very modest sum for a client versed in the art of negotiation. But for local watch retailers such as Darwiche, these ‘chinoiseries’, as Randa Darwiche calls them, actually carry a much higher price. “This competition has saturated the market since 2010, threatening our activity,” denounces the manager of L’Horlogerie du Sénégal. “These watches are present on every market of the capital, in the streets and on the beaches. It’s a catastrophe. The pieces only last a few months. Some people bring them to us for repair, but it’s no use, since the mechanisms are all in plastic. We don’t even get to change the battery.”
Two and a half years ago, Randa took over the family watchmaking business, located on one of the most popular shopping thoroughfares of Dakar, Avenue Lamine Gueye. The shop still has old-fashioned wood panelling on the interior. Raymond Weil and Yema stickers are yellowing on the till – a memory of the good old days when prestigious Swiss and French brands were still selling in the Senegalese capital. “Those days are gone,” sighs Huguette, Randa’s mother. She was here in the 1950s when the store carried premium imports: Rolex, Longines, Omega, Lip, Nicard, Cupillard, Universal and Breitling. But for ten years, it has only carried Japanese watches. Casio and Seiko. So Huguette keeps her stickers as a souvenir of an opulent time when Mohamed Darwiche – her husband and the founder of the store – imported Breitlings for the Senegalese air force. Randa remembers travelling to the Doubs Valley as a child with her father to purchase ODO clocks. “We went to Morteau to stock up,” she recalls. “Then we visited La Chaux-de-Fonds where we bought components of every calibre for our repair service.” A passion that brought her to work at Breitling Canada for ten years.
In the 1980s, L’Horlogerie du Sénégal employed three watchmakers full-time to repair 18 watches a day. Today, the volume has seriously diminished. “We only repair ten watches a week, and we only sell about ten a month,” asserts Randa. “Well, we don’t actually repair them. We change the motors, batteries and straps.” As is the case abroad, the Senegalese watch sector has paid the price of successive upheavals. The quartz crisis in the 1980s, followed by the advent of Chinese imitations and mobile phones. “The day before Ramadan, we used to have so many alarm clocks to wind, we had blisters on our fingers,” she recalls. “But in the last ten years, people have come to use the alarms on their telephones. While the watch market figures in Europe and the United States are showing linear growth, the market here in Africa has been in decline for twenty years.” She attributes the responsibility for this decline to the disappearance of the middle class and the polarisation of inequalities, dragging African purchasing power down.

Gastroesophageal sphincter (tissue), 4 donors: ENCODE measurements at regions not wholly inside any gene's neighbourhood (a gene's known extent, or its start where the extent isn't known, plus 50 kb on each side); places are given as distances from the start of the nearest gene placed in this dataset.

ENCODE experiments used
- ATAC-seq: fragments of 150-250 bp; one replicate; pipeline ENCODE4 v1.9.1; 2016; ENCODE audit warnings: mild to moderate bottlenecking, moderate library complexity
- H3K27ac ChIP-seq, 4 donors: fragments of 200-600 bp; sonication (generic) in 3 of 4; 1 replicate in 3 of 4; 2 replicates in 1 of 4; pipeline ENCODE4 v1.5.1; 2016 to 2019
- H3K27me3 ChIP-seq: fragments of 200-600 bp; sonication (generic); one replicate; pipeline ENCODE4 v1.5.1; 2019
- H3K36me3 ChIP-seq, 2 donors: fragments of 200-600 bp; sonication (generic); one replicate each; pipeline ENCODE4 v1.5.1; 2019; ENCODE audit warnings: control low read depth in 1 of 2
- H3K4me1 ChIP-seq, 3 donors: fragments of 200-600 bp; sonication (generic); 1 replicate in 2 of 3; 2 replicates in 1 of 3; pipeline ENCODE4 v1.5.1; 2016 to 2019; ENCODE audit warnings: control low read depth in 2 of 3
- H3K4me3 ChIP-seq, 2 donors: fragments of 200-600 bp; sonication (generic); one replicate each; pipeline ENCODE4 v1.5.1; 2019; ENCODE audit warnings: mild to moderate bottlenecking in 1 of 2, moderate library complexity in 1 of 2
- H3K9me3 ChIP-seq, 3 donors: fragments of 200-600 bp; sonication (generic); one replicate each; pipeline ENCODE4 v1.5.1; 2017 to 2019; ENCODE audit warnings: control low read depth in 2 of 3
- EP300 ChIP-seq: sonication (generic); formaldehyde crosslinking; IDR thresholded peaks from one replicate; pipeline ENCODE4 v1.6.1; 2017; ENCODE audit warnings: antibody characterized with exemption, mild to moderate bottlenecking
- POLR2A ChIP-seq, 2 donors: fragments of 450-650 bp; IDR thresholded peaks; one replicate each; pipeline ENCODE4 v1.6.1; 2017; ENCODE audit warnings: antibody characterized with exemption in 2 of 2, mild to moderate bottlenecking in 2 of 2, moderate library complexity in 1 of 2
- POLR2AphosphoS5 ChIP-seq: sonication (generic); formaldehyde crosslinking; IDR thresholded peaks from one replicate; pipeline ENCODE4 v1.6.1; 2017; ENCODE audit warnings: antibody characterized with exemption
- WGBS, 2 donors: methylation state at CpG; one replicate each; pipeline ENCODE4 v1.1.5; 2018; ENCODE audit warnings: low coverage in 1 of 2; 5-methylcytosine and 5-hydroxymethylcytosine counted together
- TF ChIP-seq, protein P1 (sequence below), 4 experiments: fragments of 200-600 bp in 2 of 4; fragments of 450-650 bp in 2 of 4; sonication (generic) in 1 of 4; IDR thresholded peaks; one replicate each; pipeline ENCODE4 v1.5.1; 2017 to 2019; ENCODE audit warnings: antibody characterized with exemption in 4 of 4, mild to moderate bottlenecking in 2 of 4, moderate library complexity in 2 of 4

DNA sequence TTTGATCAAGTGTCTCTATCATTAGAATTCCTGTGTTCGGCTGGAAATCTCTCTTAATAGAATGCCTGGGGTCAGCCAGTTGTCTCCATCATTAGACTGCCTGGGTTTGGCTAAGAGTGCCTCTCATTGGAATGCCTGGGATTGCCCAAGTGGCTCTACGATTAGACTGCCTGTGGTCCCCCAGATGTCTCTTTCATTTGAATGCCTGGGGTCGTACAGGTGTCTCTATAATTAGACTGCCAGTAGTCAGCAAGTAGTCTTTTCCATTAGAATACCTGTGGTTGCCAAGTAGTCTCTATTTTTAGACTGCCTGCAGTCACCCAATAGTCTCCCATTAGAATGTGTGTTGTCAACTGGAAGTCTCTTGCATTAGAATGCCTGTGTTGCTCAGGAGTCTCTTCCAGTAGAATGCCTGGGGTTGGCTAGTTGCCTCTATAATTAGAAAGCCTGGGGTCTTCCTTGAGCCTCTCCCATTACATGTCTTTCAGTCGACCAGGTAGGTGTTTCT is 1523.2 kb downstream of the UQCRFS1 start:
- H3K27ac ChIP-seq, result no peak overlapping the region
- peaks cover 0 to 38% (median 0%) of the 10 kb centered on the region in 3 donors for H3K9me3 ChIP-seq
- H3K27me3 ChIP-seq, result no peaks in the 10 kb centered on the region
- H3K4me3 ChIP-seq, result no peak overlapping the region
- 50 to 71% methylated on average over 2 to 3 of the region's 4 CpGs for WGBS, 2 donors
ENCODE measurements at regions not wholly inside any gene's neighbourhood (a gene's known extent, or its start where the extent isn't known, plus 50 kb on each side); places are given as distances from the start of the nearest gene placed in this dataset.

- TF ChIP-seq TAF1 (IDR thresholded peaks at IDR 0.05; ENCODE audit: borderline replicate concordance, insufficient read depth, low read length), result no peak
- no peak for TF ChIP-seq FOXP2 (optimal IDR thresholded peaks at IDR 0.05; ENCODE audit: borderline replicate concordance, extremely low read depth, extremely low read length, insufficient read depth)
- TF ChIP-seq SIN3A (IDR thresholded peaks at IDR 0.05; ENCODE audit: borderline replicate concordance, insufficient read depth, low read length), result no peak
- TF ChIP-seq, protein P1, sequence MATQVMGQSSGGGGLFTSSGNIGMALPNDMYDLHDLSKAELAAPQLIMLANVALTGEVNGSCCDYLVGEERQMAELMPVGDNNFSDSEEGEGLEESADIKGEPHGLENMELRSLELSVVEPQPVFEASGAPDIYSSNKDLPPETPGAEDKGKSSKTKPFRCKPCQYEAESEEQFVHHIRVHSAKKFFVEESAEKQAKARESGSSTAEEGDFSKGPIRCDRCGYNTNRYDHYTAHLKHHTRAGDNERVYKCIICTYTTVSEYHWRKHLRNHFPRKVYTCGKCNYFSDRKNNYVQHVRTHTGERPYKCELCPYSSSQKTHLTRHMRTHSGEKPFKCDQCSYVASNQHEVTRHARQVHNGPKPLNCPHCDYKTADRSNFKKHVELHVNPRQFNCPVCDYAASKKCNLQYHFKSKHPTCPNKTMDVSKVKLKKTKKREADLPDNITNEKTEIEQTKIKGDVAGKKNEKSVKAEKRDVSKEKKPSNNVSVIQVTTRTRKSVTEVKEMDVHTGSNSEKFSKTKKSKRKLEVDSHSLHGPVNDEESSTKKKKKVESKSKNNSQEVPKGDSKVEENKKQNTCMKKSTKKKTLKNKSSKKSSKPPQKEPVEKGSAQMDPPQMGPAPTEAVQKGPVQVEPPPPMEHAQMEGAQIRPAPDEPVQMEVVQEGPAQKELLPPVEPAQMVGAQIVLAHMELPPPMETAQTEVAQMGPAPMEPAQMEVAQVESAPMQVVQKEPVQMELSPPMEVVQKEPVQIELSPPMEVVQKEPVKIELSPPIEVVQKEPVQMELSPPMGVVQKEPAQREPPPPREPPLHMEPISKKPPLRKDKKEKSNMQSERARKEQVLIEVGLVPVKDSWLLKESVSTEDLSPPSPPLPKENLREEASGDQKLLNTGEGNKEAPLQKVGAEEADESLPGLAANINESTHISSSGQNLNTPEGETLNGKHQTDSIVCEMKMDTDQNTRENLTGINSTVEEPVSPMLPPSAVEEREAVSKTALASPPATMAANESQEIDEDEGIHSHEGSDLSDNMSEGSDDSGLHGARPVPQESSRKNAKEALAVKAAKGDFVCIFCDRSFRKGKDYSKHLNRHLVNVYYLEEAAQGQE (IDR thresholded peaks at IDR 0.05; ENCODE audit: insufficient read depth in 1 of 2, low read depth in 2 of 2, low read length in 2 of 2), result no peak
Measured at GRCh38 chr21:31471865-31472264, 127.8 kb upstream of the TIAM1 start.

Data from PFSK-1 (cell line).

Customs duties to blame
Twenty metres away, at the Gambetta watch store – the oldest in Senegal – the Arzouni family places the blame for the drop in their activity principally on excessively high customs duties. “Import taxes amount to 50% of the price of a watch, a piece, a battery or a mechanism,” complains Samir Arzouni, grandson of the founder of this boutique of reference. “We have to sell them for twice the price as on the European market,” he explains. “That is why we have had to resort to mid-range and low-range watches. Rich Senegalese people prefer to purchase their luxury watches in Duty Free stores when they travel abroad.” The luxury Omega, Rolex and Rado watches that filled the window in his grandfather’s time are gone. “Today, we sell Fossil, Casio and Pierre Lannier watches.” Watches ranging from 15 euros to a few hundred euros, but no more. “Women purchase these lowpriced watches. They love the shiny gold plating. The trend in the last few years has been oversized watches, but that is starting to fade. People keep up with styles abroad,” recounts Samir. “Today, we are getting a more diverse clientèle: principally Senegalese, but occasionally foreign. What keeps us going is that the Senegalese consider the watch as an integral part of any outfit. It is a piece of jewellery, a reflex that people have managed to maintain... Even though, all too often, it is a cheap ‘bling’ piece.”